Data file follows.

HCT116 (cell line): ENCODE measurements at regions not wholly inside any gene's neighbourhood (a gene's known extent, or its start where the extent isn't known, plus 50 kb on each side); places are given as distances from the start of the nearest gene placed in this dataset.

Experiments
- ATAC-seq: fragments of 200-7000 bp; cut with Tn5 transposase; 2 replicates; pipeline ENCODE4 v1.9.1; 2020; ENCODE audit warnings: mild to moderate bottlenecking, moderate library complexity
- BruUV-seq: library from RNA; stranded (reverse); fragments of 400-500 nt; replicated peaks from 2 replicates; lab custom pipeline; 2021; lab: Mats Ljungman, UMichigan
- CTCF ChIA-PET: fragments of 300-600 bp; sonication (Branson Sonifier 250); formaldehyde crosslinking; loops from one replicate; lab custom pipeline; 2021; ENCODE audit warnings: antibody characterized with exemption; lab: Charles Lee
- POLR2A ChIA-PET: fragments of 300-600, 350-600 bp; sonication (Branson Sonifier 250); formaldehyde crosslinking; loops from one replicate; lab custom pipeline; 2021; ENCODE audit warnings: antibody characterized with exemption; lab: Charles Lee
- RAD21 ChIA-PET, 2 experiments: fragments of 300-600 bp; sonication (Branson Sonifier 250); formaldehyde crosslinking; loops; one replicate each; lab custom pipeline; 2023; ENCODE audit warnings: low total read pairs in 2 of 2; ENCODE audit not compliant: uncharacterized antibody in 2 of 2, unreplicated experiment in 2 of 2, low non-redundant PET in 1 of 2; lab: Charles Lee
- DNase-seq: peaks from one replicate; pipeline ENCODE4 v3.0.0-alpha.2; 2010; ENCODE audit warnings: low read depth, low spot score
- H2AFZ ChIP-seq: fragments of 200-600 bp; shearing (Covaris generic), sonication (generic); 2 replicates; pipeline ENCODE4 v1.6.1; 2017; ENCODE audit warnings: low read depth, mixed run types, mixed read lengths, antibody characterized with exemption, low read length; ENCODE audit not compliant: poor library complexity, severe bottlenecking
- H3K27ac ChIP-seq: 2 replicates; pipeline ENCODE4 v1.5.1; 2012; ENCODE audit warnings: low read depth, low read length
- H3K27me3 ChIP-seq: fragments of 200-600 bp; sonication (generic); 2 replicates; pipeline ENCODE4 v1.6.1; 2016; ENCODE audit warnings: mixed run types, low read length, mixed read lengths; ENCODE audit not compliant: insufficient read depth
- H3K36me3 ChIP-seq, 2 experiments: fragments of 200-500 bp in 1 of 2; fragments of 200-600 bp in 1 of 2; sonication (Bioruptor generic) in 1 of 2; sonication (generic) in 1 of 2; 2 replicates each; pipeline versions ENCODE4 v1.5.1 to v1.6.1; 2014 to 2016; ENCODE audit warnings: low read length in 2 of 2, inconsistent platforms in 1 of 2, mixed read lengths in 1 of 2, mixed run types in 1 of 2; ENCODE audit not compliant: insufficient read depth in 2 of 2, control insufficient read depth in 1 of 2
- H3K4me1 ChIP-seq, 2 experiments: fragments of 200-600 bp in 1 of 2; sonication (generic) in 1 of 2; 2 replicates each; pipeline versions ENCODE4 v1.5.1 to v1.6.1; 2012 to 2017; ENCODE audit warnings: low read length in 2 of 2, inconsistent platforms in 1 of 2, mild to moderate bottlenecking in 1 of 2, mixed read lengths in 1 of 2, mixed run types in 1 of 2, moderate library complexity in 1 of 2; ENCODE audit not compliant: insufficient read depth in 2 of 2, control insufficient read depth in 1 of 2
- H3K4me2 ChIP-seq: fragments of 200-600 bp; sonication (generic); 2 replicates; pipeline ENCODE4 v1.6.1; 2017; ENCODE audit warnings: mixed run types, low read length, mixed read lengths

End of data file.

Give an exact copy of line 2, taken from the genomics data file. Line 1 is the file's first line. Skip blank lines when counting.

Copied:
Experiments